Suncorp reveals five-year VoIP plan

Financial services group Suncorp explains its plans to IP-enable its operations to Adam Turner.

A five-year network planning strategy might sound ambitious, but financial services group Suncorp believes its long-horizon IT plans will mean the IT department remains one step ahead of the business' needs.

Suncorp has embarked on a plan to IP-enable nearly half its workforce across six corporate sites, six contact centres and over 200 regional offices and branches throughout Australia. It has turned to Avaya for a nationwide, 8,000 end-point VoIP roll out and is also embracing Unified Communications by rolling out Microsoft Office 2007 with a number of collaborative tools including video, instant messaging and integrated voice.

Avaya was initially selected to undertake a 2000 end-point roll-out at Suncorp's greenfield Brisbane Square site. Based on the success of this implementation, Suncorp embarked on the enterprise-wide rollout with the head office and contact centre program expected to be finished mid-2008.

While the financial sector can be conservative when it comes to adopting new technologies, Suncorp's IT Infrastructure Services executive general manager Paul Cameron says his job is to stay one step ahead of the business' needs without dictating how the technology should be utilised.

"The board runs the business, I run technology. I am charged with greater efficiencies at a lesser cost. Our challenge is to try to stay ahead of what the business wants and to forecast what their likely demands are," says Cameron.

"When we mapped out our five-year plan several years ago, we knew convergence such as VoIP and unified communications was going to hit so we started working towards it. We knew our ageing PABXs would need replacing so we started trialling some kit, rather than waiting until it was urgent and be forced into a quick decision."

"Since we've taken a long-term approach, our introduction of these technologies has been an incremental rollout as the business demands it or as old technologies are retired - rather than ripping everything out at once. Now when the business starts asking for new features we can say; well, here are the four or five really good things we already have in place but, rather than push it on you, we'll let you work out how it will work best for your business."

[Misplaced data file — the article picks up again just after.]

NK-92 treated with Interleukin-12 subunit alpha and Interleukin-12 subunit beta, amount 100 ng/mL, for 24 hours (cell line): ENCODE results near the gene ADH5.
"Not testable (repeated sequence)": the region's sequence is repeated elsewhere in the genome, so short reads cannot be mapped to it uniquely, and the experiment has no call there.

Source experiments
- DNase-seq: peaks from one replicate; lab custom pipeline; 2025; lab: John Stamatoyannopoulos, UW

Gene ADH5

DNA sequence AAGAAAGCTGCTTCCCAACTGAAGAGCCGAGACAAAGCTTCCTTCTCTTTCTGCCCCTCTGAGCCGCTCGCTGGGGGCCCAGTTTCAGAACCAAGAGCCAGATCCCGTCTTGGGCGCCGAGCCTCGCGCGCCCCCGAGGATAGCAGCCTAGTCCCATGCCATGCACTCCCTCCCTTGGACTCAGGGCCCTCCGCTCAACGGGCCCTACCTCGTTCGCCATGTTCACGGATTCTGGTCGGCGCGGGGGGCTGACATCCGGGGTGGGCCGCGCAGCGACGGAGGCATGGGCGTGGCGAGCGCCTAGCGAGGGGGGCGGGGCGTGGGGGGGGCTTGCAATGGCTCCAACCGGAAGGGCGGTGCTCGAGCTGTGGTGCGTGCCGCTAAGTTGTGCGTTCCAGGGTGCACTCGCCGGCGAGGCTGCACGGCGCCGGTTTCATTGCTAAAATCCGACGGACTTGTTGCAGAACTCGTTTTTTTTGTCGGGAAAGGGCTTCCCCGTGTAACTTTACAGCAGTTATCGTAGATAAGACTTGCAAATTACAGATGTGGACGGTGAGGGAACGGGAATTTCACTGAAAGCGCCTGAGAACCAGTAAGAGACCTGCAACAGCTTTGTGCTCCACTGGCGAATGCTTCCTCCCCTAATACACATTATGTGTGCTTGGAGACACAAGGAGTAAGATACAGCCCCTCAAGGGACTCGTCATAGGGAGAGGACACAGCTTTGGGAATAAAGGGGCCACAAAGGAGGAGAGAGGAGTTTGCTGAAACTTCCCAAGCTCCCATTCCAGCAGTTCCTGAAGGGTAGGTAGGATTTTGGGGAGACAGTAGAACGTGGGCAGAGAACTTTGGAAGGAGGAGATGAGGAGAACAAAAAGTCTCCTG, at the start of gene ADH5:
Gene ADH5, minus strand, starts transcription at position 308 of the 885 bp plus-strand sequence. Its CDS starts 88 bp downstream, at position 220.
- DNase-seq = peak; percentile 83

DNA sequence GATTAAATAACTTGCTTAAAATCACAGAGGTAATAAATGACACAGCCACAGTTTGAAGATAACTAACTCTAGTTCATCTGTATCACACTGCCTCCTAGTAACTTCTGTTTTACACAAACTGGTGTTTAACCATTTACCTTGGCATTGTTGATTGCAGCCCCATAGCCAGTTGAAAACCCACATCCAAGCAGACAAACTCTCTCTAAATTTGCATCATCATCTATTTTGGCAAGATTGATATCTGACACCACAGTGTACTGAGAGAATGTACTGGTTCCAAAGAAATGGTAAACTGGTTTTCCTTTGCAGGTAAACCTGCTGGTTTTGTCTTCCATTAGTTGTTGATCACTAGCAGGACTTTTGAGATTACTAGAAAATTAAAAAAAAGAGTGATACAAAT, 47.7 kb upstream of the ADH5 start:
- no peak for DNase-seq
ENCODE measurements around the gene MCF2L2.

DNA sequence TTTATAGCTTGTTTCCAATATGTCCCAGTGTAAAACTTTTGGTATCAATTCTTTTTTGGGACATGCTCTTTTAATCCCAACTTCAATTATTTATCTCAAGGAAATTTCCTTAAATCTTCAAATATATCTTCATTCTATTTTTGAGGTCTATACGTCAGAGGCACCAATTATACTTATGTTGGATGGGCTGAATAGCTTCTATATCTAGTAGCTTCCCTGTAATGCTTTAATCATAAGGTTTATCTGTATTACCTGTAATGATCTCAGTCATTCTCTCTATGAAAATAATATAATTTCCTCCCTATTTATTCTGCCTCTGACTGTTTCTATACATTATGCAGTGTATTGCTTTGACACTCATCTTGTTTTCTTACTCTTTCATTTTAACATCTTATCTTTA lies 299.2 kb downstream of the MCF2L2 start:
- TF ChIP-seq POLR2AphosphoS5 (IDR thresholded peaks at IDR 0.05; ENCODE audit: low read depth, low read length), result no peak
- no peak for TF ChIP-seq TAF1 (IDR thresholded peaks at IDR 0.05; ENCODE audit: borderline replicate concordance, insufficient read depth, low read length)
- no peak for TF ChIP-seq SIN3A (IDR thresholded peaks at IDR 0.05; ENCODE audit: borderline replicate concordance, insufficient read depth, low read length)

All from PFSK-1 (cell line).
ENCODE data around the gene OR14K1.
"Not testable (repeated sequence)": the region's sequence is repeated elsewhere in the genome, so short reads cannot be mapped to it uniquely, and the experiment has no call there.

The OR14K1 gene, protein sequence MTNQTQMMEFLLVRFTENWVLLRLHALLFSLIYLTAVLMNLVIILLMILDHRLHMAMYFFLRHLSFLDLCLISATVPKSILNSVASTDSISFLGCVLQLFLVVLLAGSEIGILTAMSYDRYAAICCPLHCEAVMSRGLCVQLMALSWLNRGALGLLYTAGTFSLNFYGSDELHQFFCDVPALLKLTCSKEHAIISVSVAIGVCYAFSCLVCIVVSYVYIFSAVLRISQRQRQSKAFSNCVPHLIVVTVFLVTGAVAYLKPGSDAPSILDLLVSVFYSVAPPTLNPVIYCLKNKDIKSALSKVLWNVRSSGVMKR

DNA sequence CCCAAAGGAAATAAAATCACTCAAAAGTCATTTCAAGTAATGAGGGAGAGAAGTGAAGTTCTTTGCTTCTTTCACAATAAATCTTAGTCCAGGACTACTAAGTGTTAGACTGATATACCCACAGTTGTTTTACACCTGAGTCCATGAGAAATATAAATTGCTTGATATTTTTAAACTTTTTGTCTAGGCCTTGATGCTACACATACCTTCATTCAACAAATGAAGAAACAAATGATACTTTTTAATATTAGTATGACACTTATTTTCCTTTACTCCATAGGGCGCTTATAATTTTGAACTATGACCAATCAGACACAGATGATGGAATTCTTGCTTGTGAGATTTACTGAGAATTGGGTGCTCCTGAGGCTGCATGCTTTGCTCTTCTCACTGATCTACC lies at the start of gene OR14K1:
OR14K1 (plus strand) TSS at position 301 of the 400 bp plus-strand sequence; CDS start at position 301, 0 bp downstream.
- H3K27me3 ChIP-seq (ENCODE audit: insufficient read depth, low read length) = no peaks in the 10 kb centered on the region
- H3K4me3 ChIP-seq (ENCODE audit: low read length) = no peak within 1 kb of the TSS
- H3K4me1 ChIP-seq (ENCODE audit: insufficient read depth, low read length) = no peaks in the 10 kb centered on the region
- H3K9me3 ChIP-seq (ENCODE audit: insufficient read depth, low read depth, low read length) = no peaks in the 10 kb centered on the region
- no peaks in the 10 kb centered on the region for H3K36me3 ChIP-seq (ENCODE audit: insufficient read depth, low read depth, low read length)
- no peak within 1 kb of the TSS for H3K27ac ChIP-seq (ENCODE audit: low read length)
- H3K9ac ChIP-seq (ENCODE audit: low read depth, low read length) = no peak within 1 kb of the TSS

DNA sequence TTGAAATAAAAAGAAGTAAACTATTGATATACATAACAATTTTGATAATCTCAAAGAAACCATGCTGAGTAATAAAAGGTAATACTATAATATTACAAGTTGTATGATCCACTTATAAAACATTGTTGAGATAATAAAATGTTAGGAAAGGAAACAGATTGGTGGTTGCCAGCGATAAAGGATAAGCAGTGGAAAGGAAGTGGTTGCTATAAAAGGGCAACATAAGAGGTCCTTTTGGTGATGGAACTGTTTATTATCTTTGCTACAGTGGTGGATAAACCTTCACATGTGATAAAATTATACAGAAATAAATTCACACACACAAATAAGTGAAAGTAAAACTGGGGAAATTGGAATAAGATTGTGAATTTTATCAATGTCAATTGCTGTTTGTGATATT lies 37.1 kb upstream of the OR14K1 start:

Suncorp's Australian brands including GIO, AAMI, APIA and Vero. While the use of VoIP in these outgoing call centres obviously delivers significant call cost savings, Cameron says Suncorp is large enough to squeeze goods deals out of the telcos if need be. The real benefits of VoIP in the call centres are features such as intelligent routing, work force management, call recording and eventually unified communications.

"Business typically says "hands off the call centres" because it's a key revenue and sales and service channel, but it was just beckoning for an opportunity. Not just huge dollar savings in reduced costs, but enormous increase in effectiveness," Cameron says.

"When a call comes in, the Interactive Voice Response system asks them why they're calling and then starts to map where the appropriate call centre operators are. That all used to be done in a cloud by a third party and was quite expensive and very difficult to configure. Now the Avaya kit picks that up that function and we just tell in where all the people reside - which can be anywhere with an IP telephone."

Suncorp's roadmap also includes embracing unified communications, with initial features including presence, integrating telephones with desktop video conferencing, and capturing voice mail as a digital recording to send to other devices. The project requires close cooperation between Suncorp's key technology vendors, Cameron says.

"We've got two key vendors, Avaya and Microsoft. You only need two.

Avaya is pretty good with telephony which merges into the Unified Communications space. Microsoft is pretty good with Unified Communications and they are trying to merge into the telephony space.

What we did is draw a line somewhere down the middle and said these areas are where we will buy products from one of you and the two of you need to work together," he says.

"Quite frankly I have been pleasantly surprised how well these two organisations have worked together. At first we thought they are going to kill each other and they kind of stood at ten paces and looked over their shoulders at each other. Now they're working very cohesively and I think they will develop a pretty good working relationship."

 

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